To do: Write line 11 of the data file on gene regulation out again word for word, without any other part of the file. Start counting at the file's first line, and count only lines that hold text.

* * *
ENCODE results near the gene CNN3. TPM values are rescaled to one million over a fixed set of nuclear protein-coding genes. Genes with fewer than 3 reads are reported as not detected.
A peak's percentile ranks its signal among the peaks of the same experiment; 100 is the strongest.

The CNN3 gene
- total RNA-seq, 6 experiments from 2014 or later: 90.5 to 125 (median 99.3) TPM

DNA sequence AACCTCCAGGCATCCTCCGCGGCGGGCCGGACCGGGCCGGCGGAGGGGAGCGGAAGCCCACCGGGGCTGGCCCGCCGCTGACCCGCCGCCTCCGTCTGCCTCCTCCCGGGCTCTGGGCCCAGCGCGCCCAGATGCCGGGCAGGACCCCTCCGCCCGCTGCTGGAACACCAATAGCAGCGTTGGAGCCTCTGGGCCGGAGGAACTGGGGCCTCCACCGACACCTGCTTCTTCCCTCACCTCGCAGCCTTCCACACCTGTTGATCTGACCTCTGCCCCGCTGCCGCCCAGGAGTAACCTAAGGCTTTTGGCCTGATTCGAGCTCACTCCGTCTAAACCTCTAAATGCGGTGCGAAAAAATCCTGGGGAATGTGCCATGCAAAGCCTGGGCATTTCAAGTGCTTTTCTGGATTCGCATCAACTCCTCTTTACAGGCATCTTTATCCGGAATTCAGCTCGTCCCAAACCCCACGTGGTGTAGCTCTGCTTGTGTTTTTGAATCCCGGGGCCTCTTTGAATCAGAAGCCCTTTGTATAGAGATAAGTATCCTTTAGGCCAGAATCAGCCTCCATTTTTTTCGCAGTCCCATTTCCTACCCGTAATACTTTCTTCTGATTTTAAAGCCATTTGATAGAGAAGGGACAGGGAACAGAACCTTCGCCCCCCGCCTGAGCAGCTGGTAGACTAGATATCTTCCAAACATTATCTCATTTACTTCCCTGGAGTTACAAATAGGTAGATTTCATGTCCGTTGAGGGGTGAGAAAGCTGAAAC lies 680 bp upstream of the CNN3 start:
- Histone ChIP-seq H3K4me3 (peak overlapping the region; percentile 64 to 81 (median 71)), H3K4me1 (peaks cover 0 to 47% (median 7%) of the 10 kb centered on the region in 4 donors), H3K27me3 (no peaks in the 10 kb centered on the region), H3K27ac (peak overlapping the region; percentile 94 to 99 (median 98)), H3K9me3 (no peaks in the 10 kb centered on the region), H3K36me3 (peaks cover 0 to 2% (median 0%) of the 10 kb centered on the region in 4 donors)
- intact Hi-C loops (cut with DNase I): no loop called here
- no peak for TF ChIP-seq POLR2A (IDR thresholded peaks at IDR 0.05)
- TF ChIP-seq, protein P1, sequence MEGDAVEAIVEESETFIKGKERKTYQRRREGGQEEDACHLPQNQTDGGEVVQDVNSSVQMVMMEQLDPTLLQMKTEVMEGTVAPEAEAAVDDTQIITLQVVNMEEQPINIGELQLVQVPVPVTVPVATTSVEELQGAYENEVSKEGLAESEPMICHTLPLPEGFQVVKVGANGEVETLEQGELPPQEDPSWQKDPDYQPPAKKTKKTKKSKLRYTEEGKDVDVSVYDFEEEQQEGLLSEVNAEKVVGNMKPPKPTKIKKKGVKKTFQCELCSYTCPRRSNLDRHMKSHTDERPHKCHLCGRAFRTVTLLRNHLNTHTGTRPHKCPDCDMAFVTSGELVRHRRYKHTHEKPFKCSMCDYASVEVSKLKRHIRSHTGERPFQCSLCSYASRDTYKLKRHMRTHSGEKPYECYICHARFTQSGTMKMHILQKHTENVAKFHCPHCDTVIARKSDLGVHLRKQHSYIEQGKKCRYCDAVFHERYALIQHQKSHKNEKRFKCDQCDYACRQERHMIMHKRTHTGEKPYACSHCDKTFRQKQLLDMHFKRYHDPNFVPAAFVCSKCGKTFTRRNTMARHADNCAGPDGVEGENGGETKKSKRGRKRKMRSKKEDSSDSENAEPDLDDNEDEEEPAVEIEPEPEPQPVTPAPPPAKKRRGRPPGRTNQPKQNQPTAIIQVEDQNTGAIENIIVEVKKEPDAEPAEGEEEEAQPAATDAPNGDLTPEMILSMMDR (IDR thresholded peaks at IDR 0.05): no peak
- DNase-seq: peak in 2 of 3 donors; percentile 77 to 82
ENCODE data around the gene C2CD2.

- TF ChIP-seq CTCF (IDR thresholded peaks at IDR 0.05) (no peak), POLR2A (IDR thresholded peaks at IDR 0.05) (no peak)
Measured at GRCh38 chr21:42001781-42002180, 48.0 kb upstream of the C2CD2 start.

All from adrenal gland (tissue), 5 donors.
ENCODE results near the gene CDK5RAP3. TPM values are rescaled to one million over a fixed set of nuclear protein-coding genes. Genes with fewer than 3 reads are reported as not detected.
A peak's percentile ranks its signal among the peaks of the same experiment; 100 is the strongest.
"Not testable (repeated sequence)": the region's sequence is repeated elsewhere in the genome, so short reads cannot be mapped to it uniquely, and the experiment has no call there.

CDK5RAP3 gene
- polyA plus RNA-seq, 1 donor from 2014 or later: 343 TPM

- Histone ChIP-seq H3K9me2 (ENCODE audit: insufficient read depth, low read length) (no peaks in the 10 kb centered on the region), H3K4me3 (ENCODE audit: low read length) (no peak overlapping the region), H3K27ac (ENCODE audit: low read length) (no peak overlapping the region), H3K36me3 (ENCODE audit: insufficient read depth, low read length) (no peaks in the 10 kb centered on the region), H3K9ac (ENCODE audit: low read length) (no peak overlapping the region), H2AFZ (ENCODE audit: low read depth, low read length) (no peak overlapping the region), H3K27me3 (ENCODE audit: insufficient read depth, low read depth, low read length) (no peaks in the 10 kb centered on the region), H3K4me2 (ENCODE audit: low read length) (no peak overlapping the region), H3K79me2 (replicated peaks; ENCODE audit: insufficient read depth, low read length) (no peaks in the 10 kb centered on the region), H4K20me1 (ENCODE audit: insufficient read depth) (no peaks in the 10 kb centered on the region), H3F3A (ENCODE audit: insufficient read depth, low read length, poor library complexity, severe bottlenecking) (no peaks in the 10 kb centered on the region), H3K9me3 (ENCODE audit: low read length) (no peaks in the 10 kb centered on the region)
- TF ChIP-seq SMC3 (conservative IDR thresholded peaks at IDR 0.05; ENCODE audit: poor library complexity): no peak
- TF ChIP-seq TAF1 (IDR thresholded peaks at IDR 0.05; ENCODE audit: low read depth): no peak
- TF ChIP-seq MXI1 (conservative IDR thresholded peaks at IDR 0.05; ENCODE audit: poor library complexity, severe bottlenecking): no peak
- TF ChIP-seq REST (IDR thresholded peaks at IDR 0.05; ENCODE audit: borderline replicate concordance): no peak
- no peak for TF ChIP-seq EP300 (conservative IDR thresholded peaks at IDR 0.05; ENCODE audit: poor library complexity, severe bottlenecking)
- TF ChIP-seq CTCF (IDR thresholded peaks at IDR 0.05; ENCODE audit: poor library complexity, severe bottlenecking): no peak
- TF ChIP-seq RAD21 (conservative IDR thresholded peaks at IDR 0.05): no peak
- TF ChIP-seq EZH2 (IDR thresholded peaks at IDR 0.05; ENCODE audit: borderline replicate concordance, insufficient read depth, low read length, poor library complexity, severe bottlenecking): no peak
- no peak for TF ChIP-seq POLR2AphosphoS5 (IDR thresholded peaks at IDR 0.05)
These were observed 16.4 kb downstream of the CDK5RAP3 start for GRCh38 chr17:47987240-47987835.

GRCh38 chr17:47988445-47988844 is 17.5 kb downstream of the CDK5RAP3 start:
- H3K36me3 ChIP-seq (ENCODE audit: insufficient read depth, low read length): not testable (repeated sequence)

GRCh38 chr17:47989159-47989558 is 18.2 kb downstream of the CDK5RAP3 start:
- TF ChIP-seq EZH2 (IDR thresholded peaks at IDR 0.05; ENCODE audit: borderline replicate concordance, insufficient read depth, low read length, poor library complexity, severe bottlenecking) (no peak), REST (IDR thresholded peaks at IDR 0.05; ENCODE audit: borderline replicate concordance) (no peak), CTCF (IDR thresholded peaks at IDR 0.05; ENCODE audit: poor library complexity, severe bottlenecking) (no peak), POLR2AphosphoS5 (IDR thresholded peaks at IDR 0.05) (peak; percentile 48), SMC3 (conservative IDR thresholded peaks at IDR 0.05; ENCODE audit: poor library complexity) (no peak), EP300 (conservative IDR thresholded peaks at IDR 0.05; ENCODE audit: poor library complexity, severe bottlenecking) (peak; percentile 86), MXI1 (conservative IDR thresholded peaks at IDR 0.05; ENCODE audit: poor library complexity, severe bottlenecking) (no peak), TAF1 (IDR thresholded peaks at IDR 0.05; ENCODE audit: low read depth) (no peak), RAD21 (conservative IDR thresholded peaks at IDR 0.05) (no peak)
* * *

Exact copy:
ENCODE data around the gene C2CD2.